Wetlands rulings by the Army Corps of Engineers are hit and miss, an environmental advocate suggests. That's why the Southern Environmental Law Center was able to stop a recent permit to develop the Pine Hill tract in Berkeley County.
The Army Corps' district engineer says its decisions are the "ground truth" as its inspectors see it.
When the permit to develop the 2,000-acre Pine Hill tract was rescinded in April, the reversal was the latest in a run of unusual rulings by the federal regulator. They have raised eyebrows among environmental and development groups because the agency puts a premium on standing by its decisions so that property owners can rely on them.
Environmentalists say the reversals are changing the game after two decades of losing fights against the development of freshwater wetlands along the coast. The wetlands flow to streams that form the coastal waters, and studies have shown runoff pollution is beginning to deteriorate water quality in urban headwater tidal creeks.
The agency's decisions are considered the last permit hurdle to developing wetland areas.
Army Corps officials say nothing has changed.
'No wholesale change'
Pine Hill is an old timber plantation down a rural back road along Black Tom Bay.
The Army Corps canceled a ruling that 493 acres of wetlands on the tract are isolated -- or not connected to a stream -- after the Southern Environmental Law Center , the Coastal Conservation League and the National Wildlife Federation in February filed a required 60-day notice that they would sue.
The environmental groups found historical records, starting with a 1949 aerial photograph, that showed a pattern of wetlands flowing into nearby Wassamassaw Swamp, and eventually the Ashley River. They turned in the findings with the intent-to-sue notice.
Pine Hill developer Ben Gramling asked the Army Corps to rescind the permit, wanting to work with the environmental groups "to make sure we have the right situation," he said.
The reversal means development that's planned on the tract must be regulated to meet federal wetlands requirements.
It joins a surprising March ruling that 6.5 acres of wetlands are not isolated on a tract planned for development near the iconic Angel Oak on Johns Island. The Army Corps earlier had ruled twice that those acres were isolated, but under an environmental group's pressure, reversed the decision on a new finding that the wetlands drained into a roadside ditch during rains.
The Army Corps also reversed its ruling that 37 wetland acres were isolated off U.S. Highway 17 in Georgetown County, after the S.C. Supreme Court in February overturned lower courts in deciding that state regulators do have the authority to regulate the tracts.
That pivotal Spectre ruling, named after the development company, was considered the game-changer by environmentalists, who were set back on their heels by two U.S. Supreme Court rulings earlier this decade. The Army Corps district commander says nothing has changed in how the federal regulator goes about its business.
"There's no wholesale change. It's always been our policy that, if new information comes to light on a specific permit, we can re-evaluate," Army Corps Lt. Col. Jason Kirk said. But the option hasn't often been used. Even with the recent run of reversals, less than one percent of the 2,500 permits the Army Corps decides on each year get reversed, he said.
The "small pea," Kirk said, is making decisions "based on the facts as we know it. The big pea is that public trust holds true to the Army Corps' ability to implement the Clean Water Act."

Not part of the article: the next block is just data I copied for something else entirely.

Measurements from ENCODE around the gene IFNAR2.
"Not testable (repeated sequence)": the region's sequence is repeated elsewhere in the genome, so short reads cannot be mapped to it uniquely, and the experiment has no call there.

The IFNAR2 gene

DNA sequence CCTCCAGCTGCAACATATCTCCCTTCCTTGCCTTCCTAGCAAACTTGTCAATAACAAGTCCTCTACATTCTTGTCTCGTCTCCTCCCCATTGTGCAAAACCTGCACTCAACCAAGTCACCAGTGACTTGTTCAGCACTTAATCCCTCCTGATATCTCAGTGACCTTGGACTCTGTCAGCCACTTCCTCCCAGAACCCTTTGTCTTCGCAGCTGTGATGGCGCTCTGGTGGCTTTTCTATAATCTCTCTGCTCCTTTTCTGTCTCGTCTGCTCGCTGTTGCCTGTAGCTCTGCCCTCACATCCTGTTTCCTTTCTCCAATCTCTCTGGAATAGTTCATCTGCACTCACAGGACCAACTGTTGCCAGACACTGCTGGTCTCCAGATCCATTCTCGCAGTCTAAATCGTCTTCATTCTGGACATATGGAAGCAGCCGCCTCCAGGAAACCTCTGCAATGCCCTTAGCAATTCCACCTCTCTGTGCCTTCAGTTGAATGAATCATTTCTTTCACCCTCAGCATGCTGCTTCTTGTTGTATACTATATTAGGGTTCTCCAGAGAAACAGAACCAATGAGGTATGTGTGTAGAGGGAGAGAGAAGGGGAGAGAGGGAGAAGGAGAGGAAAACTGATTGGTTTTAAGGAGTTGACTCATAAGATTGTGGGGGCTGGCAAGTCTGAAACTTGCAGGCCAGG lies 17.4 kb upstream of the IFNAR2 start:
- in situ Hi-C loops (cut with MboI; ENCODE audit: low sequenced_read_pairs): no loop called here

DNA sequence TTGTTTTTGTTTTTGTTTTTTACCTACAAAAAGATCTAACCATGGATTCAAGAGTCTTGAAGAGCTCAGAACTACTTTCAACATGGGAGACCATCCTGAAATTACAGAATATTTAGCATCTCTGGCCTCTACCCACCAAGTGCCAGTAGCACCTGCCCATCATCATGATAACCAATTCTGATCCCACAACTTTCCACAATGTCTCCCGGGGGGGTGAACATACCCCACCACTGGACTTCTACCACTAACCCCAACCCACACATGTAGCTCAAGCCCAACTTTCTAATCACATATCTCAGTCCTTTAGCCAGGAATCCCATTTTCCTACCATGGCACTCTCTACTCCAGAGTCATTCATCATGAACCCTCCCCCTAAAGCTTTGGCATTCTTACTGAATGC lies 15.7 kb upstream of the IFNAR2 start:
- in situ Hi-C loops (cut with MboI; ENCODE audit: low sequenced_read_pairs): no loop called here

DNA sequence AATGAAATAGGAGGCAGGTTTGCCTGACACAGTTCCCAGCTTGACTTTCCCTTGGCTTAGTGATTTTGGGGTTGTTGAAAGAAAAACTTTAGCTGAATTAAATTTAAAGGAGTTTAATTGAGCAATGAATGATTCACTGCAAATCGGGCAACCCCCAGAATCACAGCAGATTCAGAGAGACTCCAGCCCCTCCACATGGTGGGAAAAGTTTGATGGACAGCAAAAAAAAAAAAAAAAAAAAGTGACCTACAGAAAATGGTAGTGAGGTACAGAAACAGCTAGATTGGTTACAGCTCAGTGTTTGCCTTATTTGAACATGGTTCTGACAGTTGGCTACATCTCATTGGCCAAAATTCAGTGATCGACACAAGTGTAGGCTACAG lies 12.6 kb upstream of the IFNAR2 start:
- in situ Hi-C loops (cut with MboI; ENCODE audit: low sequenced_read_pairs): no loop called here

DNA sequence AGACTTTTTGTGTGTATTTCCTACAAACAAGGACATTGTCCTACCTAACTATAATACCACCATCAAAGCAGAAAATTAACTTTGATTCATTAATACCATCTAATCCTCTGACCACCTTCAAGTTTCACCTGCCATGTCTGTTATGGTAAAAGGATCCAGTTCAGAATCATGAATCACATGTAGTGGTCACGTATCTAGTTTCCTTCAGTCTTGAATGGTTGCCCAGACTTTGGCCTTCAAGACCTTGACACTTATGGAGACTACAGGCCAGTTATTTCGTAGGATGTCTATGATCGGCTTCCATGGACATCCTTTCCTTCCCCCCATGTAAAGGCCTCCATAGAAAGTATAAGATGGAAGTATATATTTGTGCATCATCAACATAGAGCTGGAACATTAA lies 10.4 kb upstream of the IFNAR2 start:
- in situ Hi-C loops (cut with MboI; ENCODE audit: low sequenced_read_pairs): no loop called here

The Southern Environmental Law Center challenged the Pine Hill tract from a review of recent permit decisions because the 5,000-acre tract was so large it "really jumped out at us," said Chris DeScherer, the law center's attorney. "It appears to us that the way they have drawn isolated wetlands (on the review) gives the illusion the wetlands are isolated" when they are not, he said.
Kirk adamantly denies that.
"Our employees would not be doing anything other than the ground truth" based on imagery and site evaluation, he said.
'Erring on wrong side'
In 2001, after Clean Water Act rules were challenged by property owners and development interests, the U.S. Supreme Court ruled the federal government had no jurisdiction over freshwater wetlands that weren't adjacent to a larger body of water. Then, in 2006, the Court decided the Army Corps had overreached in a ruling on wetlands on private property, but didn't specify where the agency's authority ended.
In South Carolina alone, more than 300,000 acres are freshwater wetlands, and developers quickly began pushing regulators to fill more marginal land. Without a clear legal measuring stick, state regulators were making case-by-case decisions, getting challenged in court, giving more and more ground.
"With the confusion it created, the Army Corps is acting in an inconsistent and confused manner. The calls became so difficult and complicated the (Army) Corps began erring on the wrong side," said Jim Murphy, National Wildlife Federation's attorney.
Kirk said flatly that the Army Corps issued guidelines to districts after both of the Supreme Court rulings.
"Yes, there is clear guidance, applied to every particular tract of land based on that particular tract of land," he said. The 2006 ruling did change some things, but the Army Corps reworked its permitting to "facilitate consistency," he said.
The law center and wildlife federation say specific regulations are needed to clean up the confusion.
"We certainly can't shadow the Corps for all of these rulings. If there isn't a legislative fix, more wetlands could be lost," Murphy said.